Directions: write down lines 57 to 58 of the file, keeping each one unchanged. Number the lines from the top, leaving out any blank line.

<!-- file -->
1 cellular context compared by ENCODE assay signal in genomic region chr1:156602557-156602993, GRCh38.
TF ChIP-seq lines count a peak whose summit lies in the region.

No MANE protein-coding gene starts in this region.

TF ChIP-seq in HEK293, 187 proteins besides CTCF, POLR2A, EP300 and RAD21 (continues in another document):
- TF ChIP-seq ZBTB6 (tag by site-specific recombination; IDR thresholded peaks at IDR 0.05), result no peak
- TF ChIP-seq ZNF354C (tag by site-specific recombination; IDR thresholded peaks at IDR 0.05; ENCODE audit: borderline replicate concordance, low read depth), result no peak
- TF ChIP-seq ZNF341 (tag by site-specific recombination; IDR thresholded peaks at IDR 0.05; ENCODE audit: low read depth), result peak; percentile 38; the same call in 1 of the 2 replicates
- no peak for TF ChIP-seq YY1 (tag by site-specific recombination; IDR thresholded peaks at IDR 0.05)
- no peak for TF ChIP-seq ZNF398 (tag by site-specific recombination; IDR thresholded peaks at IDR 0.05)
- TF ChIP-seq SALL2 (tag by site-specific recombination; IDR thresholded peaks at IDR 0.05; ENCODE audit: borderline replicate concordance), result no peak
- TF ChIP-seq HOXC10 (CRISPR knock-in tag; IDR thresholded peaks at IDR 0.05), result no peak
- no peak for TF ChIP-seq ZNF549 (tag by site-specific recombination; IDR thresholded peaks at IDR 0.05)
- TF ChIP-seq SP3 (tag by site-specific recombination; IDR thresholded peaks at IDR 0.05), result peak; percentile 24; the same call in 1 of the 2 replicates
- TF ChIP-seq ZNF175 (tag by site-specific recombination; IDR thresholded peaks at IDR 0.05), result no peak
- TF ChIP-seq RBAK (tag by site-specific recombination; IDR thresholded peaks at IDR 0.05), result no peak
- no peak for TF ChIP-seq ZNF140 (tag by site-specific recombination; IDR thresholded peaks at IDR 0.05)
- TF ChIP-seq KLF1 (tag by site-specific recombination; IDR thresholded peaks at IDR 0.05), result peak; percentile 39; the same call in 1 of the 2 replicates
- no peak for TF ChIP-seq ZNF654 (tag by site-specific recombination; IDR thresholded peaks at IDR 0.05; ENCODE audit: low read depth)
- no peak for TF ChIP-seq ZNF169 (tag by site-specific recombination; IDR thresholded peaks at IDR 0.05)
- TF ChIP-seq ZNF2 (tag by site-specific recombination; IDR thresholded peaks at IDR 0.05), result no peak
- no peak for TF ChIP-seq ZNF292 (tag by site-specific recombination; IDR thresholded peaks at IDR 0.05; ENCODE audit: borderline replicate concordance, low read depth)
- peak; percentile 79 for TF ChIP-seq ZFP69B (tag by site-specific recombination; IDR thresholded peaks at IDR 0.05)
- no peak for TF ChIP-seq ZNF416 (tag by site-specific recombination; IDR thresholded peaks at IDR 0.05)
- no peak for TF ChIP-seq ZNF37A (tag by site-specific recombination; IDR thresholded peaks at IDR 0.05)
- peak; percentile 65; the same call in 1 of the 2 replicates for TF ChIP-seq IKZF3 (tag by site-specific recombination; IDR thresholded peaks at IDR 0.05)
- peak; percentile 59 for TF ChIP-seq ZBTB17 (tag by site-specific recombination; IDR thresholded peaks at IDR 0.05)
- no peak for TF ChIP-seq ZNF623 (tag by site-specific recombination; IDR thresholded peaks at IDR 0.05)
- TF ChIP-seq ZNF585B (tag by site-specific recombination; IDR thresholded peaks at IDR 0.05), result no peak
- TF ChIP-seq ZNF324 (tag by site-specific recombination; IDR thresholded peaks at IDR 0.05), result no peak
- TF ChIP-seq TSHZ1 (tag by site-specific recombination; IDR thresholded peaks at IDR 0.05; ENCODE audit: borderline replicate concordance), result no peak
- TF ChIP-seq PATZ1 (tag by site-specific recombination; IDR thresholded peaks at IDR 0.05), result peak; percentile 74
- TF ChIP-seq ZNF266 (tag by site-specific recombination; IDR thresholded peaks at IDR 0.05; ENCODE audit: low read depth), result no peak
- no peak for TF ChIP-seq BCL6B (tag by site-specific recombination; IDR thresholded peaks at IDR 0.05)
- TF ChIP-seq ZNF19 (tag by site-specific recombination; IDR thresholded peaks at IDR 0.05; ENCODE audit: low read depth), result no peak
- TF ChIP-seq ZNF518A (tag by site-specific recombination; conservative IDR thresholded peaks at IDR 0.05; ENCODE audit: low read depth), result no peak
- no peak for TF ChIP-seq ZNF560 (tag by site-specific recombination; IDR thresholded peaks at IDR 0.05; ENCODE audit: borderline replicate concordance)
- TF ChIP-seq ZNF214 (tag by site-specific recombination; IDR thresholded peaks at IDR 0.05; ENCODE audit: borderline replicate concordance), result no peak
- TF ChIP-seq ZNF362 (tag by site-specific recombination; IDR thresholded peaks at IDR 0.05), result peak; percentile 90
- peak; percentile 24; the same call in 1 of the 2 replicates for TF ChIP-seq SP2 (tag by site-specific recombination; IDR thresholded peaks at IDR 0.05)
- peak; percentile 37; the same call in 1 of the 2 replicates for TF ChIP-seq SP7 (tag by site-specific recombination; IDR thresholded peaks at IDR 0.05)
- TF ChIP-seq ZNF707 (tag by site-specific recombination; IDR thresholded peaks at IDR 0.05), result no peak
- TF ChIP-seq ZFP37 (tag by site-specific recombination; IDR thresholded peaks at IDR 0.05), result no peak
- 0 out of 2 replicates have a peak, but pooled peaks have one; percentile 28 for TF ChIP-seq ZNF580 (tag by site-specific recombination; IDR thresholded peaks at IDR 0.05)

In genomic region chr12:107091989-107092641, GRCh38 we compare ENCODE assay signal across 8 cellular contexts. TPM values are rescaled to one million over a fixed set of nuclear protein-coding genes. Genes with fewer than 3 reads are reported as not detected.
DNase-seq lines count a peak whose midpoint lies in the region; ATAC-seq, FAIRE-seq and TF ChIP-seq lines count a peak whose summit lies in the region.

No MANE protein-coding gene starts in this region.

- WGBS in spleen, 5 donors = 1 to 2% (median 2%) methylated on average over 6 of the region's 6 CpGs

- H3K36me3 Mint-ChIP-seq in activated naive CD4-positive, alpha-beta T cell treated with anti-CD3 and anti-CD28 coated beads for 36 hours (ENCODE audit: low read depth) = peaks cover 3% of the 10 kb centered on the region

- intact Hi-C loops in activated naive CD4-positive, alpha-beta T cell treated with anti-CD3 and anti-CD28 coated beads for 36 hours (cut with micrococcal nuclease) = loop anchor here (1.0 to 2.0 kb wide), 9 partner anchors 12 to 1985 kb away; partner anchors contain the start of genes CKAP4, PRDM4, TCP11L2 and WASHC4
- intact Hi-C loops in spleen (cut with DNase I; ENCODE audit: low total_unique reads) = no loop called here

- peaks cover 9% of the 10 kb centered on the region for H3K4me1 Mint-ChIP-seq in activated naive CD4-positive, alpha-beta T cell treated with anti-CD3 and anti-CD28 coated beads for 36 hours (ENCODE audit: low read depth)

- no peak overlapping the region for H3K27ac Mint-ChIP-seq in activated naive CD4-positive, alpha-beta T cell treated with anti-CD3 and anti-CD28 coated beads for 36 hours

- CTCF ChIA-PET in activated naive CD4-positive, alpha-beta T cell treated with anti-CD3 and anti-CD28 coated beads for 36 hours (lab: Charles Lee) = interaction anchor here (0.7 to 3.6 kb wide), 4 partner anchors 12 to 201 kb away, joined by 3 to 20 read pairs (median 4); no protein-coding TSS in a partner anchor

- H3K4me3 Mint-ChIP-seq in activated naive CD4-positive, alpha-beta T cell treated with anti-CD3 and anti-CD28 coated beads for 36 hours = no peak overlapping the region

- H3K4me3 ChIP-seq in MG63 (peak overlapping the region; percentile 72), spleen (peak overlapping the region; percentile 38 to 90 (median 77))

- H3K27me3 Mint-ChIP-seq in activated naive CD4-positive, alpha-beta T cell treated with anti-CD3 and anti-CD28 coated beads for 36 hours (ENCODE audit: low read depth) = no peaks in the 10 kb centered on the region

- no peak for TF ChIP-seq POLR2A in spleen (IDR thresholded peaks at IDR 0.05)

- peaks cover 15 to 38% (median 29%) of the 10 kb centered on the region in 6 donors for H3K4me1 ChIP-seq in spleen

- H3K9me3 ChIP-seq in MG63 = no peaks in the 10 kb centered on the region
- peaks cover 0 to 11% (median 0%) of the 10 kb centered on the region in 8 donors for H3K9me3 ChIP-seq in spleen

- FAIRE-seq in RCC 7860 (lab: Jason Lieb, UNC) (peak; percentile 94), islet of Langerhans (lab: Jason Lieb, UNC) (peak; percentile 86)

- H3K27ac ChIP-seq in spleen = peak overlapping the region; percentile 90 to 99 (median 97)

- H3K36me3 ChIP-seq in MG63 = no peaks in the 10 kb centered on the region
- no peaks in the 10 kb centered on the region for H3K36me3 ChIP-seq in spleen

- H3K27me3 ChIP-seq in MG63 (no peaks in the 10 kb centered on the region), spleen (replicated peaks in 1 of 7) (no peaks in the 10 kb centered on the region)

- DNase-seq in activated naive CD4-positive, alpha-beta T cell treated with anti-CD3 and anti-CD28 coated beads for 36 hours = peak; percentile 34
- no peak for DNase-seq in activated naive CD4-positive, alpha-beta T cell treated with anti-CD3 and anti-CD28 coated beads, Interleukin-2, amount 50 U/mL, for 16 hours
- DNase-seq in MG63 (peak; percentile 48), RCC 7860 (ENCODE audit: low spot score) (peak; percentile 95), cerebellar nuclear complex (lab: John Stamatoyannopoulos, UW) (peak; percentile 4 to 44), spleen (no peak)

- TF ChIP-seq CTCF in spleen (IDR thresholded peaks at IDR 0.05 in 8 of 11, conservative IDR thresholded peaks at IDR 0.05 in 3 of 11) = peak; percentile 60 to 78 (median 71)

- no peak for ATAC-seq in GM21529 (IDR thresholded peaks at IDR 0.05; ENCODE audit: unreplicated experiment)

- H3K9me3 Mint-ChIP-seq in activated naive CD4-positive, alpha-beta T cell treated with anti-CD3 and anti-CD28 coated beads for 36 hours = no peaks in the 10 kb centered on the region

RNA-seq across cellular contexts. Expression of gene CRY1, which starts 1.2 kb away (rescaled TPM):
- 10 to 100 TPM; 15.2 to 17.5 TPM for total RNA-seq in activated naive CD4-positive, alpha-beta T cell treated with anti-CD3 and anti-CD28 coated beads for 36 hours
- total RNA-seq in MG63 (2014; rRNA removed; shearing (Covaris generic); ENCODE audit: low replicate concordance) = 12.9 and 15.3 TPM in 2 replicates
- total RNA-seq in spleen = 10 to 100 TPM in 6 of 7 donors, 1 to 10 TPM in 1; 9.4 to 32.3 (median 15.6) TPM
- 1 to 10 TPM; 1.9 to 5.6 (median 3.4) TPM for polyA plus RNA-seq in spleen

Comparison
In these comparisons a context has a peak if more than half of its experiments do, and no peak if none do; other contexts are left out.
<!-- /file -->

- no peak for TF ChIP-seq POLR2A in spleen (IDR thresholded peaks at IDR 0.05)

- peaks cover 15 to 38% (median 29%) of the 10 kb centered on the region in 6 donors for H3K4me1 ChIP-seq in spleen